3. The ability to distinguish between what is controllable (our own behavior) and what is not controllable (just about everything else);
4. The ability to identify purposes and establish realistic goals;
5. The ability to co-exist with unpleasant feelings and still take appropriate action based on the needs of the situation;
6. The ability to examine our behavior in relation to others and assess the impact of our behavior on others.
To learn such skills requires practice and training. They cannot be learned by reading and talking just as cooking is not learned by talking about food. Doing specific exercises and assignments gives us an opportunity to practice new skills and respond differently to life situations. When mental health is defined as a state of mind in which there is happiness and freedom from anxiety it becomes elusive and unrealistic. The pursuit of such a state of mind is likely to cause disappointment, frustration and even greater anxiety. Only when mental health incorporates the assumption that unpleasant states of mind are normal and natural does good mental health become attainable.
We'd like our children to grow up with certain valuable skills: cooking healthy food, simple repairs around the house, driving a car, perhaps even playing the piano. To learn these skills children need instruction, reinforcement and practice. The same is true for mental health skills. We can teach these skills to children, even young children. We can provide encouragement and we can model these skills by demonstrating them as we face our own challenges and difficulties. The result can be children who are not only more responsible, but more attentive and sensitive to others. Ultimately our children will have to face their own difficulties without us. But by seeing that they have the right tools, we may be able to reduce some of their suffering and help them get by some of the obstacles that land in their path.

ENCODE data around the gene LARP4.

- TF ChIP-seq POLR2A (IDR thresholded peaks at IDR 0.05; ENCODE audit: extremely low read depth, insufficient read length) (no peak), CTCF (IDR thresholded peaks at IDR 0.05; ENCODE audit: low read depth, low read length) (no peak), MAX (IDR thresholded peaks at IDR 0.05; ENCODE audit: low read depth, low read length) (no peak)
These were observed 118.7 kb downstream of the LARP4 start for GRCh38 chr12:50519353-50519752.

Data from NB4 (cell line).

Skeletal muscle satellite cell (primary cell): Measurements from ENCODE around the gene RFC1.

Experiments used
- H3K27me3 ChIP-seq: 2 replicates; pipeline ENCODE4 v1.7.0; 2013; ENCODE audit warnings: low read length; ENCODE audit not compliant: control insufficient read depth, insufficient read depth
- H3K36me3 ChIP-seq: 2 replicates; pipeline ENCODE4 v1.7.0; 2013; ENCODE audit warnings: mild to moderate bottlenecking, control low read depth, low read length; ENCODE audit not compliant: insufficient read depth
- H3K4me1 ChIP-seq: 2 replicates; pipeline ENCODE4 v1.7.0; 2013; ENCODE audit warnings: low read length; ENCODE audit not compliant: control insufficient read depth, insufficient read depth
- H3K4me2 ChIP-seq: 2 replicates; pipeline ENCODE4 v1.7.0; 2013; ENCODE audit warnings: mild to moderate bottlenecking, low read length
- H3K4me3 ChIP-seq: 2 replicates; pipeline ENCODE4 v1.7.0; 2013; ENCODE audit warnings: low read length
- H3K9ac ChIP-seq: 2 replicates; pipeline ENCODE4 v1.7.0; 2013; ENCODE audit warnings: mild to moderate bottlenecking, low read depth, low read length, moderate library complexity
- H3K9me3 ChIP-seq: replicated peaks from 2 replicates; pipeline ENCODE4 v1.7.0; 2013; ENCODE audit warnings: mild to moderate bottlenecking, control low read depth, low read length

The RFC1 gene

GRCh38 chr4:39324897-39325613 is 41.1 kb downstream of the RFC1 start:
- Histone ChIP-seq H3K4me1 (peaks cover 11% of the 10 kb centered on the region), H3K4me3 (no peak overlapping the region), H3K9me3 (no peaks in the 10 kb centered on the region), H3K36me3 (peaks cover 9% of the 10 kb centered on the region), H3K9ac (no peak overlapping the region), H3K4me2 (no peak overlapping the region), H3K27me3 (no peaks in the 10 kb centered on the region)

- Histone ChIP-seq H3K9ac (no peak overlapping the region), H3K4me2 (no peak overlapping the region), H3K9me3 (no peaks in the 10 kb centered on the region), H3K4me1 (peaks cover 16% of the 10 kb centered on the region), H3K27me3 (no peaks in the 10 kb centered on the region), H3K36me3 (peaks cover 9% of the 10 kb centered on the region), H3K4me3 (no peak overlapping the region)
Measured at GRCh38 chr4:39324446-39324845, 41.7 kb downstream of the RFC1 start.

Krech, Gregg. Naikan: Gratitude, Grace and the Japanese Art of Self-Reflection.. Berkeley: Stone Bridge Press, 2002.
Krech, Gregg. A Natural Approach to Mental Wellness. Middlebury: ToDo Institute, 2000.
Krech, Linda Anderson. Truth or Consequences: Letting Children Learn from Reality.
Thirty Thousand Days Journal, Volume 9 No 2, 2002.
Kora, M.D., Takehisa. How to Live Well: The Secrets of Using Neurosis. Albany: SUNY Press, 1995.
Reynolds, David K. Playing Ball on Running Water. New York: William Morrow, 1984.
Gregg Krech is the Director of the ToDo Institute in Middlebury, Vermont -- a non-profit educational center using methods of Japanese Psychology. He has written several books including the award-winning book Naikan: Gratitude, Grace and the Japanese Art of Self-Reflection (Stone Bridge Press, 2002) and A Natural Approach to Mental Wellness (ToDo Institute, 2000). His work has been featured in Counseling Today, Utne Reader, Cosmopolitan, SELF, and American Health magazines.
1994, 2002 by Gregg Krech. All rights reserved.Posted on April 25, 2003 7:20 PM